The last week of the second phase will be the largest mileage of the programme. To determine this value Coach OC will divide the maintenance value by 0.8. If they are trying to maintain 50 miles per week this will be 62.5 miles. The first two-thirds of the season will slowly progress and develop to this point 10% at a time.

Coach OC will continue taking 10% off the previous weeks volume in a fashion that builds for three weeks and then and then drops back to the middle value and then builds for a further two weeks and then drops back again. See the example on the right.

Next stage of the planning process is planning a progression for appropriate workouts to fit with the goal of the phase of the season. In the example below Coach OC has planned out fitting workouts and then progresses them to be more challenging from one week to the next.


After Coach OC has planned in the workouts, he then plans in the maintenance workouts as can be seen in the example to the left.

This is the entire season planned out in concept. As with the best laid plans they are usually a starting point for future modifications.

It’s important that any training plan is adaptable to the needs of the athlete as things develop and change for them.

Why Do I Like This Methodology?

I really like this methodology because it develops a range of pace and intensity options. This is great for building an all around athlete who is capable across a range of distances.

It develops speed early in the season which can bring on fitness quickly in an athlete.

As with traditional periodisation models they move from more general to more specific. The Funnel method follows this concept by becoming more specific as you work your way through to the key race(s) of the season.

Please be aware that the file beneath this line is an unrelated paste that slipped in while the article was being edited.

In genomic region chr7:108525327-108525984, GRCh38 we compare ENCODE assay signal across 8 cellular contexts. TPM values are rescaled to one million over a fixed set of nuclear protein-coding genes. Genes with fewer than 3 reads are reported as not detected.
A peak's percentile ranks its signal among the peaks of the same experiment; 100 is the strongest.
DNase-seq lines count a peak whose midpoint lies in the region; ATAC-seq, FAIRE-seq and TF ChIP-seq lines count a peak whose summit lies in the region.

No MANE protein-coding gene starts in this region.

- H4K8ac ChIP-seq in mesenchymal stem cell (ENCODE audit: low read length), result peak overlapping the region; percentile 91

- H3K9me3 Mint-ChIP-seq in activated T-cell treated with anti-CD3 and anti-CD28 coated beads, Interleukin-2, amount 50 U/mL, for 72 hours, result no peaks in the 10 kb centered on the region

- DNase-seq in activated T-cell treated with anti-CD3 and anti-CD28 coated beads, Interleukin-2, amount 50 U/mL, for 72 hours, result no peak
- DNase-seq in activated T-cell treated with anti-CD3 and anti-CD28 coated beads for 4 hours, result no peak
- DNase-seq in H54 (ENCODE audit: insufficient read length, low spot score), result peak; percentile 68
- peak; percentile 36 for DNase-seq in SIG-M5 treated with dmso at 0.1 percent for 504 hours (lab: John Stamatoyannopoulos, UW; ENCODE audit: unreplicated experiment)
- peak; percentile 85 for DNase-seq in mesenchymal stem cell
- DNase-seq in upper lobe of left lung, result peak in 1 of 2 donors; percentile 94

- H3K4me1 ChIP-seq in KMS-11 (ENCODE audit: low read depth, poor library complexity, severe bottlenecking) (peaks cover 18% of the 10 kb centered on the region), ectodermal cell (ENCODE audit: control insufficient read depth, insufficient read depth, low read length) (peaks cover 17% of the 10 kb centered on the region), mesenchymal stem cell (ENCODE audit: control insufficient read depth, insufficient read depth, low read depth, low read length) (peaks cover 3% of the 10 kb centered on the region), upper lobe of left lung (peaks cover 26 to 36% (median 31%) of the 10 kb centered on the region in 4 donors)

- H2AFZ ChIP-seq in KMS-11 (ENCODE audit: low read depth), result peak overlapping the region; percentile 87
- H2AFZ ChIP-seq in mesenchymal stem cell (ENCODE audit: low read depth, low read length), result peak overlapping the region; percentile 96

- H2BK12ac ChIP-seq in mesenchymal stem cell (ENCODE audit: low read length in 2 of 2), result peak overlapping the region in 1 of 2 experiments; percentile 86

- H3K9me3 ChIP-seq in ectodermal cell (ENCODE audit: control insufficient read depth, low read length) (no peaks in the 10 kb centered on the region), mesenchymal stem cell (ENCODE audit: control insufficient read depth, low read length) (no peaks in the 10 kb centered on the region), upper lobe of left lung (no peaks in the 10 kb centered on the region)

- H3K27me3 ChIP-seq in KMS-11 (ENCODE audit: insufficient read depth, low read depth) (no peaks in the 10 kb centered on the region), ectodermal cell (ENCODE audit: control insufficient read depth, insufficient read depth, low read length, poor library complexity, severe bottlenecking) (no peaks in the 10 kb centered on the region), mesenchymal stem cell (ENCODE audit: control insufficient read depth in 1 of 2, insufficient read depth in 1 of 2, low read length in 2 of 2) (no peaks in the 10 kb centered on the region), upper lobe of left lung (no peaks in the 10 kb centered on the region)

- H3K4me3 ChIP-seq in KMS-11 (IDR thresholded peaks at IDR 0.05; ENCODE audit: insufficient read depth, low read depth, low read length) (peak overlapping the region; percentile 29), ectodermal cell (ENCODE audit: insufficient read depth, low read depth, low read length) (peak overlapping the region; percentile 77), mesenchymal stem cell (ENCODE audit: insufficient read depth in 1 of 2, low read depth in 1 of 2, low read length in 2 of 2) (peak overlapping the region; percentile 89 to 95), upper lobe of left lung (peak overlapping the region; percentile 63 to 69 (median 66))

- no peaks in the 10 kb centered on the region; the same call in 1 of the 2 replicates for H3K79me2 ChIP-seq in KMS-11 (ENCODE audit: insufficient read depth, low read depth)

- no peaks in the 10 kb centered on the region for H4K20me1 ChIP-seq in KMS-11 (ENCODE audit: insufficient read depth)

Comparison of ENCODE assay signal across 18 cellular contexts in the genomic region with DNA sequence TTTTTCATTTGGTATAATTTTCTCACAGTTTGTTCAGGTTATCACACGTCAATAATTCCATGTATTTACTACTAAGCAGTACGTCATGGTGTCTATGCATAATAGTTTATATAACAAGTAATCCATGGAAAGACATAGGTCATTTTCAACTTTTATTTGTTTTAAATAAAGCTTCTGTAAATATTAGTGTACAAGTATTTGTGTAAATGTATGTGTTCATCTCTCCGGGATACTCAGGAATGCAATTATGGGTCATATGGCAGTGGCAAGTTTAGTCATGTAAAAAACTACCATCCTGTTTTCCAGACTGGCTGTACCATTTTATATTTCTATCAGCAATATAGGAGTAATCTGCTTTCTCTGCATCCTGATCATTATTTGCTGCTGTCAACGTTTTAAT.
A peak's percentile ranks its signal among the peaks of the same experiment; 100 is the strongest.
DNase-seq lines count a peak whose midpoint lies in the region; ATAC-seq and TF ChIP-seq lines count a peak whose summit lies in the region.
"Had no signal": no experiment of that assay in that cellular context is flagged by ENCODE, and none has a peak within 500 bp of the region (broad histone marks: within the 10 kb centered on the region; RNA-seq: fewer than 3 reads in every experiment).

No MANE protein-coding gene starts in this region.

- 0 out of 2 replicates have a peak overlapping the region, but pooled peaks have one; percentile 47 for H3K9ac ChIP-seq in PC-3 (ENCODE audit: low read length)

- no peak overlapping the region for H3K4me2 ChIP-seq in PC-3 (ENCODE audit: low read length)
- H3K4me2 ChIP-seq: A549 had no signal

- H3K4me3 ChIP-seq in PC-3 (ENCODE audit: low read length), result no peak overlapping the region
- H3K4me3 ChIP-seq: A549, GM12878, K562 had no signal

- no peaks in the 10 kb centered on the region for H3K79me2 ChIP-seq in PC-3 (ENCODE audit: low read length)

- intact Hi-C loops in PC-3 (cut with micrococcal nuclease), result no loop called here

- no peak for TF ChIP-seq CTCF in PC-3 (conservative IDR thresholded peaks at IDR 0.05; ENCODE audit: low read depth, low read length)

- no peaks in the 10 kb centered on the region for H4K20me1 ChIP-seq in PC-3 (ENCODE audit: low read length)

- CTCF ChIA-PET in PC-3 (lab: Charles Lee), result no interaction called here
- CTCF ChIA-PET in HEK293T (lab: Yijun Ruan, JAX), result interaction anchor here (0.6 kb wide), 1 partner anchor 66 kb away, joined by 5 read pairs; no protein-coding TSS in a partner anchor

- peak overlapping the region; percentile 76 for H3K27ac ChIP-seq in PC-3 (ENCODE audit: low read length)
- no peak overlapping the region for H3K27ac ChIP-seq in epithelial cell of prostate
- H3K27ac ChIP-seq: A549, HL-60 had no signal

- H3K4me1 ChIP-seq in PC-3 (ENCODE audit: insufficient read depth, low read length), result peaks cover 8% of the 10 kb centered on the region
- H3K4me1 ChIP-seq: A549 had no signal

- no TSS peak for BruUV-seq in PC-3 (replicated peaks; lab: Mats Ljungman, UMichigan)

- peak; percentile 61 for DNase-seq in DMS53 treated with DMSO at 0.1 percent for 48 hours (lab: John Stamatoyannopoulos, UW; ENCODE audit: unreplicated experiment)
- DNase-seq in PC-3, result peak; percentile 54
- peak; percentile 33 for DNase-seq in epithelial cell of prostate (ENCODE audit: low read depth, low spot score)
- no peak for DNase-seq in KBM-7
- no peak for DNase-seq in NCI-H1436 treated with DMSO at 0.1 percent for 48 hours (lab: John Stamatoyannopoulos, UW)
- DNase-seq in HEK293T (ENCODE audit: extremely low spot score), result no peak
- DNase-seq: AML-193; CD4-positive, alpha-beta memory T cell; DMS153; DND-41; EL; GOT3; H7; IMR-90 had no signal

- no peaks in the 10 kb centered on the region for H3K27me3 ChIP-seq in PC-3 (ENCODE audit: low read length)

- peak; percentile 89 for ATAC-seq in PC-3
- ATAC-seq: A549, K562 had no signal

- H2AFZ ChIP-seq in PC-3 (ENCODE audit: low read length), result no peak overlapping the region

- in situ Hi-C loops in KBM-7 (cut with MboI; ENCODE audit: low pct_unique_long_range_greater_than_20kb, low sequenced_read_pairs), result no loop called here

Why Won’t I Use The Funnel Method With My Athletes?

The funnel method is very fitting and well suited to High School or University athletes who have a long season building to key races of the season. They are likely to be preparing for a range of events over a period of time.

The typical athletes I coach are training for a single event, or a number of events spread over a period of time (effectively distinct seasons). They are also training for a longer event (Ironman, Marathon or Ultramarathon typically) at the end of their build up. My athletes also train independently rather than in a squad environment like most US High School programmes are.

For my athletes doing longer endurance orientated events the traditional periodisation approach is more effective. If I was training a squad of High School athletes or a group of athletes competing in a variety of events at meets I would be very excited to utilise the funnel method with my athletes and experiment with the programming.


Coach OC has effectively utilised the funnel method of periodisation to build an overall concept for his season based on the needs of his athletes. He develops his programmes for the entire season, building and preparing his athletes with the workouts becoming more specific as the season progresses.

As the title implies, Distance Training Simplified is a simple method to organize distance training. There are no “tricks”, “gimmicks” or “super secret workouts” just simple concepts and progressions to help you create or rethink workouts for your athletes to get faster in any event from the 800m to the marathon.In addition to training concepts, you will also find some true stories which will make you laugh, cry and highlights what makes distance running so special.